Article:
–Jake Fisher was but a three-star recruit out of Michigan. The outstanding young lineman played right away as a true freshman on 2011, and has only gotten better since (and, like Mr. Grasu, he still has two years of eligibility). And he was able to fortuitously keep up with DAT at least once this past fall.
-Marcus Mariota: Super Mariota, the Flyin’ Hawaiian, the Throwin’ Samoan, Pineapple Express, Saint Mark, and – of course – Mario…TAH. (Conventional wisdom says we need to choose just ONE nickname, but I reject convention and choose them ALL.) 8MM was a skinny, little-known three-star quarterback with only one year of starting experience under his belt when he arrived in Eugene. Care to reevaluate, starmakers? How about now? (I’ll heap even more credit upon our young quarterback who completely spoiled this young sir’s senior campaign.)
– Kyle Long was rated as a three-star JUCO player. After a truly impressive one-year stint at Oregon, he’s now one of the highest-rated linemen in the 2013 NFL Draft.
If you enjoyed this trip down memory lane, you have the impeccable Duck coaching staff to thank. Again and again, they’ve taken rough pieces out of the gravel quarry that is high school football, and buffed ’em into diamonds. I can’t wait to see the next generation of Oregon’s “Rudys.”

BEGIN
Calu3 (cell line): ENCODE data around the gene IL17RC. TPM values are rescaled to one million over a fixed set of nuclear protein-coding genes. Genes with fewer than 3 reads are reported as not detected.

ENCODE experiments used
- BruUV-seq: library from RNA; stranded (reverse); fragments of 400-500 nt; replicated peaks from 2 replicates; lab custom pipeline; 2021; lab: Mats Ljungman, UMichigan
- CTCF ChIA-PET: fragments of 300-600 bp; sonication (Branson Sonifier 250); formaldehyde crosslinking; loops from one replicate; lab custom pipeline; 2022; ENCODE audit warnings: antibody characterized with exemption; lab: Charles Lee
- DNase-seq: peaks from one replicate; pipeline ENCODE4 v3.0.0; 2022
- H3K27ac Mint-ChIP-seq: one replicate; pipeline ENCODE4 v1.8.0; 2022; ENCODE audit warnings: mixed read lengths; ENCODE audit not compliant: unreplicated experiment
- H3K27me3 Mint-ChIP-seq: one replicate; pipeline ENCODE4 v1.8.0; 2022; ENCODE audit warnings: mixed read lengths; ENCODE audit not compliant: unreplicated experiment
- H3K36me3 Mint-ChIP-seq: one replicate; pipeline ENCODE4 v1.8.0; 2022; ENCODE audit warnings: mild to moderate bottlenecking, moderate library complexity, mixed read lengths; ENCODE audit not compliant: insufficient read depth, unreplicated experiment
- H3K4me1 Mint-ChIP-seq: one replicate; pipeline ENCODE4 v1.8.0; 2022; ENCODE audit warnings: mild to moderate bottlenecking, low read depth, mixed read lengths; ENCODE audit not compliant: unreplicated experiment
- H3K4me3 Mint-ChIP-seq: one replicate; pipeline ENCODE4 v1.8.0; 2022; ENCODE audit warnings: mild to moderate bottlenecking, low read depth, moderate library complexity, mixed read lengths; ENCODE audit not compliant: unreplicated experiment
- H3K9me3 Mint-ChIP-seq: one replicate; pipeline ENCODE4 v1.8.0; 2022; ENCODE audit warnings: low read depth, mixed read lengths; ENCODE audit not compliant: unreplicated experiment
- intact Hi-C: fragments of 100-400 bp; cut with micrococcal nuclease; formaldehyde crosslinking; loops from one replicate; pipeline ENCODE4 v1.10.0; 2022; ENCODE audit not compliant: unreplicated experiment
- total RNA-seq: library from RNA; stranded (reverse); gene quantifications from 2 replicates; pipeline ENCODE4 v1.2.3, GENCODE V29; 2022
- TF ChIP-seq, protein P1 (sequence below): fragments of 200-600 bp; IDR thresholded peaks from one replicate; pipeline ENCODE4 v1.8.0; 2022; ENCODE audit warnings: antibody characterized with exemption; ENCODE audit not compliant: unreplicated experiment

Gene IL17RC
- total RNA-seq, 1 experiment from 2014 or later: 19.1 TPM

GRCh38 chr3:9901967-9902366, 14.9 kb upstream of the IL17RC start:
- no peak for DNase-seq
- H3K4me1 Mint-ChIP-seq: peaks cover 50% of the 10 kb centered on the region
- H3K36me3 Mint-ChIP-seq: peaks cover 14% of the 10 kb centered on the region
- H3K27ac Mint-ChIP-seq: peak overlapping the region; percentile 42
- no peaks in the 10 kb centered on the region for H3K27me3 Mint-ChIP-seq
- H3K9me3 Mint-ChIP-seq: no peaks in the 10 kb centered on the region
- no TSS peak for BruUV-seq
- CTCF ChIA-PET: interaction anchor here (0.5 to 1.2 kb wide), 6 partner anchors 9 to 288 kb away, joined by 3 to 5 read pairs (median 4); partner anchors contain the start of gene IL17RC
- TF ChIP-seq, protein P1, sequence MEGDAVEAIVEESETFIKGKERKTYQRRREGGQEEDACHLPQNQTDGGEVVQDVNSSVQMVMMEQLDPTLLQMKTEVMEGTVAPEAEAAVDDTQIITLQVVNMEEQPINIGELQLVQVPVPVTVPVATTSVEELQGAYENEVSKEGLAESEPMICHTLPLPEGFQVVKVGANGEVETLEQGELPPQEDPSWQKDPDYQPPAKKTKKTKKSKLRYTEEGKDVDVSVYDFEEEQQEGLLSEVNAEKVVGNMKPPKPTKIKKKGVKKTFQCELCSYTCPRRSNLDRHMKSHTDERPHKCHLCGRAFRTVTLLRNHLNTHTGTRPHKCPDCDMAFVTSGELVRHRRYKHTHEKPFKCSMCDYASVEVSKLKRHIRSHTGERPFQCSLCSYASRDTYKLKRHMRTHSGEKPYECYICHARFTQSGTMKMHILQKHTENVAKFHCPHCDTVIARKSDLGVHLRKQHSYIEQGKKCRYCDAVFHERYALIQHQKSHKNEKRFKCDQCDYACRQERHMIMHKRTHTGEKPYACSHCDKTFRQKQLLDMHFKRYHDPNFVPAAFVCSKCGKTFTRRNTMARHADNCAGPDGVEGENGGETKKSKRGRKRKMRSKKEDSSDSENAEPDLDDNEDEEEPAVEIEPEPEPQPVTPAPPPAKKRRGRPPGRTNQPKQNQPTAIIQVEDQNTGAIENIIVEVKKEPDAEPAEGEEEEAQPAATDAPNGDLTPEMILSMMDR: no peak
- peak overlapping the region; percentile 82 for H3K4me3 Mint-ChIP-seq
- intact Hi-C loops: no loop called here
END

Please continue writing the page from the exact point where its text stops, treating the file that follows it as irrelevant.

Put YOUR favorite rags-to-ridiculously-good story in the comments section below.
With a high school defensive-coordinator-turned-offensive-coordinator-turned-head-coach as a father, Sean Goodbody has always had an interest in the X’s and O’s of football. He played two years with FCS University of Pennsylvania as a fullback, but having grown up in a football family Sean has spent much of his life studying the game–reviewing game film, designing offensive and defensive schemes, and game-planning upcoming opponents.
Sean has coached running backs, option quarterbacks, linebackers, defensive linemen, and safeties for his dad’s high school program. He has been a rabid Duck fan since meeting his significant other Maeve (an Oregon grad). Residing in Grand Junction, CO, Sean and Maeve both work as attorneys while cheering on their beloved Ducks from the Rockies.